The smaller fragments are continually separated as the now turkey puree makes it way in to the digestive tract where it continues to break down into manageable pieces. And this is where the fun, or not so fun, begins. What happens next is anyone's guess (ok, again, I poke fun). Some of the stuff just sits there and waits until it is needed. This is one of the great, and not so great, aspects of protein—but more on that in a bit. The rest gets converted to sugars and fats (or their constituents). Oh and yes, some of it actually gets shuffled off as waste—but unfortunately, that is not the stuff that could potentially prevent you from getting fatter.
From there, the now digested fragments enter the bloodstream as amino acids, sugars, and fats. And thus, like a white-water raft ride, the journey of each molecule either finds itself safe at the end of a friendly binding site and gets a chance to penetrate the target tissue and do something useful, or it finds mayhem and becomes piled up along with all the other molecules that didn't make it. Of course, the latter is referring to the hoarding of like molecules to make a bigger, more complex substance known as either glycogen (if you are lucky) or fat (as most-often is the case).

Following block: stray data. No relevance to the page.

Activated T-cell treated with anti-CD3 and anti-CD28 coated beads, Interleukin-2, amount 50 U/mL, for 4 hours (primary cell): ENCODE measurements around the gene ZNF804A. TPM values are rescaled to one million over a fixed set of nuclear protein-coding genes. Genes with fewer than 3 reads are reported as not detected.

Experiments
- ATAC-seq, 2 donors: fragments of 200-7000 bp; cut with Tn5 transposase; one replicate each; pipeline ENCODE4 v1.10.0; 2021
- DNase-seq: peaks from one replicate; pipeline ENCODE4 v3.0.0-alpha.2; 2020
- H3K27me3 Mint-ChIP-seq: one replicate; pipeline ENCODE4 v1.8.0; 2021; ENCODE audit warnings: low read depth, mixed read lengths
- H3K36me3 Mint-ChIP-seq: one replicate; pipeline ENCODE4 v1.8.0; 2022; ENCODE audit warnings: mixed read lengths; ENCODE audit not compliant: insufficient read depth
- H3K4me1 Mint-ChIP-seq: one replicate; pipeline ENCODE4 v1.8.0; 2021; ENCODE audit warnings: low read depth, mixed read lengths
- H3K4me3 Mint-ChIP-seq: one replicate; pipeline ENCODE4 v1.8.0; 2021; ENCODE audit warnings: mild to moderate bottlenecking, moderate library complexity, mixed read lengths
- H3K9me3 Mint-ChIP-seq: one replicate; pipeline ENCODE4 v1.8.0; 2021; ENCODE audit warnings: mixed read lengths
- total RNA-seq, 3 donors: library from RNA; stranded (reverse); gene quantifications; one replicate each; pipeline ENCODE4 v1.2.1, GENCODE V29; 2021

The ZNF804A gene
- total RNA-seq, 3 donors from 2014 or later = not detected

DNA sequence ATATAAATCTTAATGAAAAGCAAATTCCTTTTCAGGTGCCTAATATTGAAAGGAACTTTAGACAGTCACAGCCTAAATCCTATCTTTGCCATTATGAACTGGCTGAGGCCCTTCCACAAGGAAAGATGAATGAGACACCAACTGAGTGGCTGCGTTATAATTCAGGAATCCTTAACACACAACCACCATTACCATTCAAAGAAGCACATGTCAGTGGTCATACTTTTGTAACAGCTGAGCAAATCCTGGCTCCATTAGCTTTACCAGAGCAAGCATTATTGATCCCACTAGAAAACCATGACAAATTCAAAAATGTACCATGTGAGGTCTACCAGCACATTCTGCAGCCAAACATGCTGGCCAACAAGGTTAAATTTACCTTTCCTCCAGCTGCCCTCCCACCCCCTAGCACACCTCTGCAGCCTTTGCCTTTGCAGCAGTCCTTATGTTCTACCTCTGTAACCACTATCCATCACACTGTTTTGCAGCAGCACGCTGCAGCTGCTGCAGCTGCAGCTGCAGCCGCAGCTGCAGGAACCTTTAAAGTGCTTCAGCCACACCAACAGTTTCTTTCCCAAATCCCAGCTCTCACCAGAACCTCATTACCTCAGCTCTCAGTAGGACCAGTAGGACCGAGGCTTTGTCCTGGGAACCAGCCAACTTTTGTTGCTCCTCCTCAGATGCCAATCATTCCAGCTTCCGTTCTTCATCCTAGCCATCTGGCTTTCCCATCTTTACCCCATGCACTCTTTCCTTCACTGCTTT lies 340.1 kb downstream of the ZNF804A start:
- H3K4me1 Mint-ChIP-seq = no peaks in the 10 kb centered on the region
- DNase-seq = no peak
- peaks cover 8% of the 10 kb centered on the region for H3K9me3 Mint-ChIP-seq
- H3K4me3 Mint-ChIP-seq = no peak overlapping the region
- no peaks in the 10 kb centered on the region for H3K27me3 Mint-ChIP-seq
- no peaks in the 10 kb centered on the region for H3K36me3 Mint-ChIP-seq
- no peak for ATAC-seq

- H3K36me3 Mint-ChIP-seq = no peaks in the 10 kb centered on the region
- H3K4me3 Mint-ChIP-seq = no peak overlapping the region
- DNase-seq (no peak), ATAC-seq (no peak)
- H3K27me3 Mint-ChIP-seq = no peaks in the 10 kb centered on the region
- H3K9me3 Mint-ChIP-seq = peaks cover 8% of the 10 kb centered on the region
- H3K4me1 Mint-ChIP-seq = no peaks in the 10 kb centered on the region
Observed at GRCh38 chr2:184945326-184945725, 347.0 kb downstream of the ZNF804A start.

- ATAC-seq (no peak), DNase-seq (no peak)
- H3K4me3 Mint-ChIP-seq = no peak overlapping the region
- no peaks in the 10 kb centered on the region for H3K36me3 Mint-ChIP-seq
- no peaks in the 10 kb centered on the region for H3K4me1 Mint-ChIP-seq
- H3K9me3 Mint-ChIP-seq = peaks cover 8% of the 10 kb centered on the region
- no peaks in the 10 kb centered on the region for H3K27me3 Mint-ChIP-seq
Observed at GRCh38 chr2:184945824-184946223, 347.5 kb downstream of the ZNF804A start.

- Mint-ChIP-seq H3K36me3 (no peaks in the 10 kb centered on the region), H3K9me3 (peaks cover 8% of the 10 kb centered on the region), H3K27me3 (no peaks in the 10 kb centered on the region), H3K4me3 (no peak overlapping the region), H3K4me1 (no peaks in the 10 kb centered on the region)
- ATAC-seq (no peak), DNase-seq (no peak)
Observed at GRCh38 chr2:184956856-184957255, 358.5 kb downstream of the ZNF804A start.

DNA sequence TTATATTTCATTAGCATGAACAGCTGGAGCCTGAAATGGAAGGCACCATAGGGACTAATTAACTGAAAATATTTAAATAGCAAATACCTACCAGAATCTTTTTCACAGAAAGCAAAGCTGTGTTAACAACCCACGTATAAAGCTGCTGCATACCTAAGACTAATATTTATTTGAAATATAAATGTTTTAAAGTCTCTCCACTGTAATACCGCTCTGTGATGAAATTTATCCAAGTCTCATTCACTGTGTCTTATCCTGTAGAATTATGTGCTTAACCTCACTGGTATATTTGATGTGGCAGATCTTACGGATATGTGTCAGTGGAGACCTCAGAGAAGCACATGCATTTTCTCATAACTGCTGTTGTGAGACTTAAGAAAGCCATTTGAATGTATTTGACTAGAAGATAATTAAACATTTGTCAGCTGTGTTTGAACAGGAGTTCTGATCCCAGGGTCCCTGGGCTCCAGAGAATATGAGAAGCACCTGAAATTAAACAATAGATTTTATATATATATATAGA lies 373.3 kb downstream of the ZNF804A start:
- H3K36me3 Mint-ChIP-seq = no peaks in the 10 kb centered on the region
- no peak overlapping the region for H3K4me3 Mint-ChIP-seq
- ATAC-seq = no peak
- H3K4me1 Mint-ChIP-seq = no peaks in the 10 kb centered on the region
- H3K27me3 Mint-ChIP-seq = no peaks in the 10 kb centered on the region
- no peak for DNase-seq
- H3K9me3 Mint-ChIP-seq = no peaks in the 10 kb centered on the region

Getting Protein to Its Target
So let's get back to the protein issue and try to understand what my previous paragraph has to do with Protein Synthesis. First, in the above scenario, time never became an issue, but if you consider the process, the hope for needed molecules to penetrate target tissue is both time-dependent and need-specific. If those two do not match, well, you are back on the white-water raft ride again, but your fate, the ill-fated part actually, is much clearer now. For protein, fortunately, its destiny is slightly different. Protein will hang around the digestive tract longer than most other components of food before it is completely digested. This means it does have a better chance of being used. And no, even if it is not used, it will not turn to fat (at least not without going through several different processes first), as it will eventually be taken up and used by the body for something else. But this is where the issues lie for determining timing and quantity of protein consumption.